Friday, August 12, 2016

The Value of Collections: Seen and Unseen

In recent weeks, our TWIPA blog has discussed a number of collections that have been donated to The State Museum of Pennsylvania. Have you ever wondered what happens to these collections once they are cataloged and accessioned into the museum’s inventory? Do they just disappear onto dusty shelves where they never see the light of day again? Does the final scene of Raiders of the Lost Ark come to mind?

Although it isn’t possible or necessarily useful to put all of these collections on permanent display in the museum (there are literally millions of artifacts in the Archaeology Section alone), they do serve a purpose. Archaeological collections are comprised of a variety of artifacts that range from broken fragments of prehistoric or historic pottery to chipping debris left by native peoples in stone tool production.  Each of these fragments is cataloged and while they hold important research value to archaeologists, they are of minimal use in exhibits.  Some collections are put on temporary display, such as portions of the Doris Freyermuth collection that are currently part of the changing exhibit located on the second floor of the museum that features amateur collectors. Other artifacts are placed on short or long-term loan to institutions or historic sites. Some artifacts that have no provenience location (no specific collection site) recorded are sometimes utilized in the teaching collections for school children to see and handle.

One of the most important uses of the State Museum collections is in scientific or scholarly research. A main objective of the collections policy is to acquire those collections that have research value. Many of these researchers are college students examining collections as part of completing a masters or doctoral thesis. For example, one of our recent visitors, Dan, spent several days conducting research for his doctoral dissertation. With the assistance of the Section of Archaeology curators, Dan’s forensic analysis of physical remains will be utilized to determine Late Woodland population migration patterns of the Mid-Atlantic Region.

Another student, Lucy, spent nearly two months analyzing, measuring, and photographing bifacial and unifacial stone tools from fourteen different prehistoric collections for her master’s thesis at Mercyhurst University. Lucy utilized the State Museum’s extensive collection of artifacts from stratified sites that span the Paleoindian (11700-19800 BP.) through Middle Archaic (6850-10200 BP.) periods. The data she collected will be used to compare to other previous research that will hopefully support her thesis statement.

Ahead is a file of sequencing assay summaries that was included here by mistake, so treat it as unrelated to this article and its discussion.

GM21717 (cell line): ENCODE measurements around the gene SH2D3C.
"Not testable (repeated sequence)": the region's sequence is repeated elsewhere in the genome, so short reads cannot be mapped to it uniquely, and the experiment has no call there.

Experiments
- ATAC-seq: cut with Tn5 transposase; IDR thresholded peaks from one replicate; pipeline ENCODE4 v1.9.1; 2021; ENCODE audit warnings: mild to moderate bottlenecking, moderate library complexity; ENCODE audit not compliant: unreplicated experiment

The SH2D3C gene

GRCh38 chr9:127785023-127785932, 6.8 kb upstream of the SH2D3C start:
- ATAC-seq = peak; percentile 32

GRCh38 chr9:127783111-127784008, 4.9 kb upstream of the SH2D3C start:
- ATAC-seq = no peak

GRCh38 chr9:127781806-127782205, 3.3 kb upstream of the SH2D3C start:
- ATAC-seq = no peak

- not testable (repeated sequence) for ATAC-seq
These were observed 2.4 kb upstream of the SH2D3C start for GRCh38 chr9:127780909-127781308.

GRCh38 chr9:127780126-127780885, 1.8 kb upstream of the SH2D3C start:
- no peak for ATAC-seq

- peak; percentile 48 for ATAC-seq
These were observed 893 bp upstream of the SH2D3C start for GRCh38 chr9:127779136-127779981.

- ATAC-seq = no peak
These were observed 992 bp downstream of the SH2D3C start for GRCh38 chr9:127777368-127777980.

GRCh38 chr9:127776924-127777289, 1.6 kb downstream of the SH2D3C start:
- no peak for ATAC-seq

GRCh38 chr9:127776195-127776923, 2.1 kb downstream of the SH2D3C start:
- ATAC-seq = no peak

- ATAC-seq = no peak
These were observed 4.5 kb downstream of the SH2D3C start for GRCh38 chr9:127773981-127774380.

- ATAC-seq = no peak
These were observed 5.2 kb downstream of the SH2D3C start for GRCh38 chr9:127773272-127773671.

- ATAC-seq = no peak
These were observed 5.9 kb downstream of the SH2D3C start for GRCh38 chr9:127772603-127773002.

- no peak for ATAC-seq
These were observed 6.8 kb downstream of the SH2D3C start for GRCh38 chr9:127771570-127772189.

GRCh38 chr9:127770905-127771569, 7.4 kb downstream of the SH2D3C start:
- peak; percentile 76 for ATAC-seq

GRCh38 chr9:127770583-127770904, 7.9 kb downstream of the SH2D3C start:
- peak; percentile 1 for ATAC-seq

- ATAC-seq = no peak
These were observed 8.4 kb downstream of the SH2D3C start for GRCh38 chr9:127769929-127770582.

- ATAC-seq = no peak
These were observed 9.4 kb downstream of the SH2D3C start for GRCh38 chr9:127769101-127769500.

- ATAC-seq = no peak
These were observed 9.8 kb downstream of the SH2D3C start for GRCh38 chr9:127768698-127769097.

Philadelphia Pottery Specimens (The State Museum of Pennsylvania)

Another type of researcher may be searching for specific artifacts that fit a pattern. The Archaeology Section’s staff members Janet Johnson and Kimberly Sebestyen are currently conducting research on a specific type of pottery manufactured in Philadelphia in the early nineteenth century. Janet and Kim are identifying specimens of this pottery, analyzing them, and recording the information for each vessel. The data that is collected will be turned into an article for the Journal of the Council for Northeast Historical Archaeology that will, in turn, help to provide guidance for others seeking to classify this type of pottery in the future.

Some research projects are conducted by students who occasionally spend a semester internship in the Section of Archaeology. These projects are designed to not only provide a learning experience for the intern but to serve a secondary purpose of completing important curatorial work within the section. The results of these projects may be used in many ways including to help better define the collections as a whole. For example, two student interns conducted months of analysis on a group of stone axes, which allowed the specimens to be categorized in a manner that will assist future researchers who need to access this important resource.

Section of Archaeology Intern Measuring and Recording Stone Axes (The State Museum of Pennsylvania)

So, who is allowed to make use of the collections? Anyone with a legitimate research project may request access to the collections. Topics are as broad as the whole of human existence in Pennsylvania, as the museum’s holdings represent approximately 16,000 years of habitation from the PaleoIndian period through the twentieth century. If you are interested in conducting research in the Archaeology Section collections, please contact Janet Johnson at 717-705-0869 or, or Kurt Carr at 717-783-9926 or for more information or to request access to a collection.

We hope you’ve enjoyed this “behind the scenes” tour of our curation facility and the important resource we care for on a daily basis.  Our preservation efforts along with the research conducted here have enabled archaeologists to further our understanding of the past. Please help us to preserve our archaeological heritage by collecting responsibly and organizing/cataloging your discoveries. We ask you to join us in ensuring that our archaeological heritage is preserved by supporting public programs and preservation laws so that we can protect the past for future generations.

For more information, visit or the Hall of Anthropology and Archaeology at The State Museum of Pennsylvania .

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